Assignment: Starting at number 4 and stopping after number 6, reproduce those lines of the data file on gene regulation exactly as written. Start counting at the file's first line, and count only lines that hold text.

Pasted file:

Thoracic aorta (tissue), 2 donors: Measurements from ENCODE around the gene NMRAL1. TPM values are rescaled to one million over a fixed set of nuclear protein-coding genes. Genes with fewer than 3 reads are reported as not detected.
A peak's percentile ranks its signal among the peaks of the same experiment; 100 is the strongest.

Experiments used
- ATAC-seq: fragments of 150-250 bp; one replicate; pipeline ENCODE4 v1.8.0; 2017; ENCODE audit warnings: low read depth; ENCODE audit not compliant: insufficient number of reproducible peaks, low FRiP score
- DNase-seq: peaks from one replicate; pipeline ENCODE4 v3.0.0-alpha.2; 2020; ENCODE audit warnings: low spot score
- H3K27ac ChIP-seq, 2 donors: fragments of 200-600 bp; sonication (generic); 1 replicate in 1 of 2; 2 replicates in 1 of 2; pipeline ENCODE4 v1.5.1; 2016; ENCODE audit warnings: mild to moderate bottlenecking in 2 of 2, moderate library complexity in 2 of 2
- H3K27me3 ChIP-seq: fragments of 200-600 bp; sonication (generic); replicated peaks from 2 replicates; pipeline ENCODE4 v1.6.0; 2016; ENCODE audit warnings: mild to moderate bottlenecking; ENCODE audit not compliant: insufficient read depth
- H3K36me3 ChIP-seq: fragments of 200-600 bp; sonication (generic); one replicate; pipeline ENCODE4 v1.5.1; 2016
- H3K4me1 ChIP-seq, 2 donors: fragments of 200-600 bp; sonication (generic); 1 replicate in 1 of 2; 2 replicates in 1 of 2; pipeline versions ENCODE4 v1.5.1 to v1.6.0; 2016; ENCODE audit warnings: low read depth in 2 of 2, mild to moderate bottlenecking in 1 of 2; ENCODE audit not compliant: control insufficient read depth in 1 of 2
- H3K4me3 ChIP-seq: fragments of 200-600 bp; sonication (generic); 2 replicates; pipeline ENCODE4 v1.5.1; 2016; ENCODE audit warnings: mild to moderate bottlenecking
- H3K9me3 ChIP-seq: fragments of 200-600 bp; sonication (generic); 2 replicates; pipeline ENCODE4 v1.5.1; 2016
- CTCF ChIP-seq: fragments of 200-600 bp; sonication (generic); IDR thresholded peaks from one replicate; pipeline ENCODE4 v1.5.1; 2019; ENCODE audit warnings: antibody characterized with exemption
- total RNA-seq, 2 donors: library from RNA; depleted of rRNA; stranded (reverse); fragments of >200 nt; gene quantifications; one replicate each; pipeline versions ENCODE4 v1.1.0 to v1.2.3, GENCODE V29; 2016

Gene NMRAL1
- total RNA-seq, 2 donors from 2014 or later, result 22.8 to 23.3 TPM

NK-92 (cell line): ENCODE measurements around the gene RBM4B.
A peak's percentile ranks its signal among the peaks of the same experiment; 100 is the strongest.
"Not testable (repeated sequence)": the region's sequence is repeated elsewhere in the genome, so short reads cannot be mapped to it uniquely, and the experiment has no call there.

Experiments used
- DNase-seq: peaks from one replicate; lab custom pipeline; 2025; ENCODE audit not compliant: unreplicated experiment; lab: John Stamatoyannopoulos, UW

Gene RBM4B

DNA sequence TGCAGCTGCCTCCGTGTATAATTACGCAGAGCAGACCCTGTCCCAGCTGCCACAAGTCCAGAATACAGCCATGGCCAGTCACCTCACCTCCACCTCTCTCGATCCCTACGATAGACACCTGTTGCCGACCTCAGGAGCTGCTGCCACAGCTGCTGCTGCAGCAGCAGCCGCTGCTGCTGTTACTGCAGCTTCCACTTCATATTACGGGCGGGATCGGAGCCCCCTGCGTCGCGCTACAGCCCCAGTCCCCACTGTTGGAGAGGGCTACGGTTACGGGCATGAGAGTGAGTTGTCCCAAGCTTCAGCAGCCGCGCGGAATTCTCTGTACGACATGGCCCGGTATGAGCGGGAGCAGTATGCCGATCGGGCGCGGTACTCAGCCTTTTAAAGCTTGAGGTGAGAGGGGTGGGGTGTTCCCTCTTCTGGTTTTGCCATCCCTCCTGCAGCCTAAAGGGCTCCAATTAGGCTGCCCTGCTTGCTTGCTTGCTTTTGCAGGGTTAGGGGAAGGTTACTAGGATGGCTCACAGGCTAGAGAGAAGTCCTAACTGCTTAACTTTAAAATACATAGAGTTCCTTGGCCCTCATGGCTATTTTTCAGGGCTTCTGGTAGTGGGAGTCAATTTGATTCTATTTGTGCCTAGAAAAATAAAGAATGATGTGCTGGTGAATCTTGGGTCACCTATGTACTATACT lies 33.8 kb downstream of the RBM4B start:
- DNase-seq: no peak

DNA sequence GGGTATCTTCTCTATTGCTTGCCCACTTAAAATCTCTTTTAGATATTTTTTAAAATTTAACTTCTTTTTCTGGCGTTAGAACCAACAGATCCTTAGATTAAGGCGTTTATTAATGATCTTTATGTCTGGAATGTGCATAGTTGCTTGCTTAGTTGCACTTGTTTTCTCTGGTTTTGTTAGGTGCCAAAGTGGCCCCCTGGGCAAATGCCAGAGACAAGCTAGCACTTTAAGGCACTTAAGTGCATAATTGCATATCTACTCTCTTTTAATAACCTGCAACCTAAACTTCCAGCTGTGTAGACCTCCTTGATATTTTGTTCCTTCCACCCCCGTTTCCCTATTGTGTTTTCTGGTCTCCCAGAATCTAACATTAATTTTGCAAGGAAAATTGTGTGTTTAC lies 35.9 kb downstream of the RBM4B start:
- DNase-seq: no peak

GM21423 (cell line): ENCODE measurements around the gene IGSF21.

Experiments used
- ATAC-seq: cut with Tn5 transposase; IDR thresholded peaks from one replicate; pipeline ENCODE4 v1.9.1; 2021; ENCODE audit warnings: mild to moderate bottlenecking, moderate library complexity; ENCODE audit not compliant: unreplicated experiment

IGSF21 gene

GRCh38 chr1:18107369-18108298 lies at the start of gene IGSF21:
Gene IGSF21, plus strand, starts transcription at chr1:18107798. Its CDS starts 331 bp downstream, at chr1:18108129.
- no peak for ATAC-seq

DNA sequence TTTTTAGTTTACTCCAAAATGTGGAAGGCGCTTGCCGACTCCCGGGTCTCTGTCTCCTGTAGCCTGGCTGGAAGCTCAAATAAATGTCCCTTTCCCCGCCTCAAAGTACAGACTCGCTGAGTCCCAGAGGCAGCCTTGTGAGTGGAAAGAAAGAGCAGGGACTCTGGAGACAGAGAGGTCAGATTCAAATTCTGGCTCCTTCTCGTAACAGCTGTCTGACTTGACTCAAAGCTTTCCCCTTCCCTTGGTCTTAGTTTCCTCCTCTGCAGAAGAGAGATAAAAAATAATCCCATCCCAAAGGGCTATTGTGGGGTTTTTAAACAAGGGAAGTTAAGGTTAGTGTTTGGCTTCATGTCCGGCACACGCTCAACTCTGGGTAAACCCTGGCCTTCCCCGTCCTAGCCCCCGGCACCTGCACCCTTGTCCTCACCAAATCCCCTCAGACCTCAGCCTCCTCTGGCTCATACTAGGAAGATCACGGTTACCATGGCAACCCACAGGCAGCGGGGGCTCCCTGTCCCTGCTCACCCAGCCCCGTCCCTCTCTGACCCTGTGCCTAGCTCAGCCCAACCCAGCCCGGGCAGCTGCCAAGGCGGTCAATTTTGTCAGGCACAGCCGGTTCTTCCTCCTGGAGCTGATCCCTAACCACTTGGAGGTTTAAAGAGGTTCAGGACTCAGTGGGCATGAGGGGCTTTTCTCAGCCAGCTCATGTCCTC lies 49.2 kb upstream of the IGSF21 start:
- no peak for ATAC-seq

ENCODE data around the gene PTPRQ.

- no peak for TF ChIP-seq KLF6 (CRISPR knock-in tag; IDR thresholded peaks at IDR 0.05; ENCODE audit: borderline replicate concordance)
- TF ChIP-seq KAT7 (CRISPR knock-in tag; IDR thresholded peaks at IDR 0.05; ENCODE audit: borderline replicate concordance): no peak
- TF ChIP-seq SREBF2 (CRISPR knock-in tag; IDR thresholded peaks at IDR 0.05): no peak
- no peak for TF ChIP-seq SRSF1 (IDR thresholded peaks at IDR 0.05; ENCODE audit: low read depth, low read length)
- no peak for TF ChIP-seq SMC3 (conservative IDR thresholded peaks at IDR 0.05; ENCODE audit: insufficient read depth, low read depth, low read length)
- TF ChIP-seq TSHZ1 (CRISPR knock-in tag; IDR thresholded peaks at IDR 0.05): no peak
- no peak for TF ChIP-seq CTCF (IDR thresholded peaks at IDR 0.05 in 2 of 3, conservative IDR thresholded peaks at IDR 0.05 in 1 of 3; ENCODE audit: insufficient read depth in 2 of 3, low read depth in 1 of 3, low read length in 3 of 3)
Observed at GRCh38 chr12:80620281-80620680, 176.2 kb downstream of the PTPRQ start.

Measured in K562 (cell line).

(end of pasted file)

- ATAC-seq: fragments of 150-250 bp; one replicate; pipeline ENCODE4 v1.8.0; 2017; ENCODE audit warnings: low read depth; ENCODE audit not compliant: insufficient number of reproducible peaks, low FRiP score
- DNase-seq: peaks from one replicate; pipeline ENCODE4 v3.0.0-alpha.2; 2020; ENCODE audit warnings: low spot score
- H3K27ac ChIP-seq, 2 donors: fragments of 200-600 bp; sonication (generic); 1 replicate in 1 of 2; 2 replicates in 1 of 2; pipeline ENCODE4 v1.5.1; 2016; ENCODE audit warnings: mild to moderate bottlenecking in 2 of 2, moderate library complexity in 2 of 2